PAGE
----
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Book Haul: An hour and a half in Waterstones.

As I mentioned on Twitter, on Wednesday, I found myself with around four hours to kill between finishing work and my lift home. After a long and indulgent lunch in Costa, I wandered down the high street to Waterstones. With an hour and a half to spend in the relatively small branch, it was lovely to have a natter and swap book recommendations with the staff, who I have come to know quite well over the years.

Of course, I couldn’t come away empty handed.

The Little Prince – Antoine De Saint-Exupery

I’d been aware of this book for a long time – I’d seen and heard it talked about, it’s been referenced in other books, the film is on Netflix – and it always seemed inevitable that I would one day purchase it. However, until now, I found myself distracted; sometimes it can be hard to justify spending the money on a very short book. Finally in my possession, I’m really looking forward to finally finding out what the story is about.

The little prince
The Little Prince is a classic tale of equal appeal to children and adults. On one level it is the story of an airman’s discovery, in the desert, of a small boy from another planet – the Little Prince of the title – and his stories of intergalactic travel, while on the other hand, it is a thought-provoking allegory of the human condition.
First published in 1943, the year before the author’s death in action, this translation contains Saint-Exupery’s delightful illustrations.

The white book – Han Kang

I loved The Vegetarian which won the Man Booker International prize in 2016, the prize for which this is shortlisted this year. So, upon discovering the existence of this beautifully designed work, I formulated a plan to hunt it down as soon as possible. As it happened, Waterstones had kindly placed copies on a display table so the hunt was brief. This is a book that I think could very easily go one of two ways with me. Either I shall find it poetic and beautiful, or I shall find it pretentious and possibly jarring. There is only one way to find out.

The white book.jpg
The white book is a meditation on colour, beginning with a simple list of white things. It is a book about mourning, rebirth and the tenacity of the human spirit. It is a stunning investigation of the fragility, beauty, and strangeness of life.

Why I am no longer talking to white people about race – Reni Eddo-Lodge

I have heard such good things about this book. Conversations about race and race-relations are so important and following a discussion with one of the Waterstones staff members about this book and the topic, I knew I couldn’t leave it on the shelf. Plus, I miss Sociology…

Why I am no longer talking to white people about race
The book that sparked a national conversation. Exploring everything from eradicated black history to the inextricable link between class and race, Why I’m no longer talking to white people about race is the essential handbook for anyone who wants to understand race relations in Britain today.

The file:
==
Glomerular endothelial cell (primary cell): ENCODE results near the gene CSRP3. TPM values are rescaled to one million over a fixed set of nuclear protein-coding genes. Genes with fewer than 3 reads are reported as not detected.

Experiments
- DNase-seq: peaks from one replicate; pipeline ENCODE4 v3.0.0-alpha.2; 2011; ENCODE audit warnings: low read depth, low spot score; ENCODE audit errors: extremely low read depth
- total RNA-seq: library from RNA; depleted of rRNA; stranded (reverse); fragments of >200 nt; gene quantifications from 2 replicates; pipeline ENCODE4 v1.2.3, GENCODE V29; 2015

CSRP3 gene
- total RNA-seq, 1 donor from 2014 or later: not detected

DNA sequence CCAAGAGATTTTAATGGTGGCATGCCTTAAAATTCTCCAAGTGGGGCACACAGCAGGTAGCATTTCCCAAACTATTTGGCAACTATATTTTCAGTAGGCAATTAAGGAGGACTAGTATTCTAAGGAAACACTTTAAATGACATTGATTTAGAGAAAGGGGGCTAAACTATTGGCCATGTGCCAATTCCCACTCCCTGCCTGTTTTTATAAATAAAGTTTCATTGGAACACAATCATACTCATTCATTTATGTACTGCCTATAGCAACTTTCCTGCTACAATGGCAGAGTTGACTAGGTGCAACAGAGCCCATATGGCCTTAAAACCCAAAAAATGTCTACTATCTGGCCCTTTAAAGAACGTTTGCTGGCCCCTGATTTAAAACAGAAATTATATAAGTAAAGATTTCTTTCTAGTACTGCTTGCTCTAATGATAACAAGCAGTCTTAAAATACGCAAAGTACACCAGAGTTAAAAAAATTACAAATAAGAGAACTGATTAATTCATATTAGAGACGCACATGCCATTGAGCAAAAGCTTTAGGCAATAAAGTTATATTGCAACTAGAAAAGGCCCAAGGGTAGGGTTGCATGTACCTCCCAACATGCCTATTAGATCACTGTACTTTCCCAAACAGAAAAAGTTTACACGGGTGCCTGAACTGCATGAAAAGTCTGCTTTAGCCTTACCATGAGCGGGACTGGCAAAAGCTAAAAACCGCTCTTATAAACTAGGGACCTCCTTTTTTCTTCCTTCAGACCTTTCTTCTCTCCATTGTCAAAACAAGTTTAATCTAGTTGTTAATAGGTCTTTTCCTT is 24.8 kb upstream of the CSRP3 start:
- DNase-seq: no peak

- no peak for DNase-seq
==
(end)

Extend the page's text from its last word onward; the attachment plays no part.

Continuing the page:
Never mind (Patrick Melrose novels #1) – Edward St. Aubyn

Seeing the advert (trailer?) for the adaption starring Benedict Cumberbatch as Patrick Melrose reminded me of these novels. I haven’t read them before but recollections of the covers were brought forward from the recesses of my memory. Having a spare few minutes at work I searched for our copy but was unsuccessful. However, by this point,  I knew that I would happily purchase a copy if Waterstones had one available.

At his mother’s family house in the south of France, Patrick Melrose has the run of a magical garden. Bravely imaginative and self-sufficient, five-year-old Patrick encounters the volatile lives of adults with care. His father, David, rules with considered cruelty, and Eleanor, his mother, has retreated into drink. They are expecting guests for dinner. But this afternoon is unlike the chain of summer days before, and the shocking events that precede the guests’ arrival tear Patrick’s world in two.

The Guernsey Literary and Potato Peel Pie Society- Mary Ann Shaffer and Annie Barrows

I was set to order this book immediately after seeing, for the first time, the trailer for the film adaptation; it looked wonderful and the source material seemed to have good reviews. However, discovering that it is written in the form of letters caused me to hesitate a lot and to feel quite disappointed. I have historically struggled with novels written in anything other than prose. I was worried that what looked like a really uplifting, poignant, yet fun read could actually make me quite frustrated simply due to my own issues with its format. Although still concerned, buoyed by the success I had had in the shop so far, and by the comments made by other customers, I decided that I wouldn’t put it down again; I would give it ago.

The Guernsey Literary and potato peelpie society.jpg
The war is over, Juliet Ashton is grappling with writer’s block when she receives a letter from Dawsey Adams of Guernsey – a total stranger living halfway across the Channel, who has come across her name in a second-hand book.
Juliet begins writing to Dawsey, and in time to everyone in the extraordinary Guernsey Literary and Potato Peel Pie Society. The society tells Juliet about life on the island – and the dark years spent under the shadow of German occupation. Drawn into their irresistible world, Juliet sets sail for Guernsey, changing her life – and theirs – forever.

Have you read any of these books, what did you think? Let me know in the comments section below.


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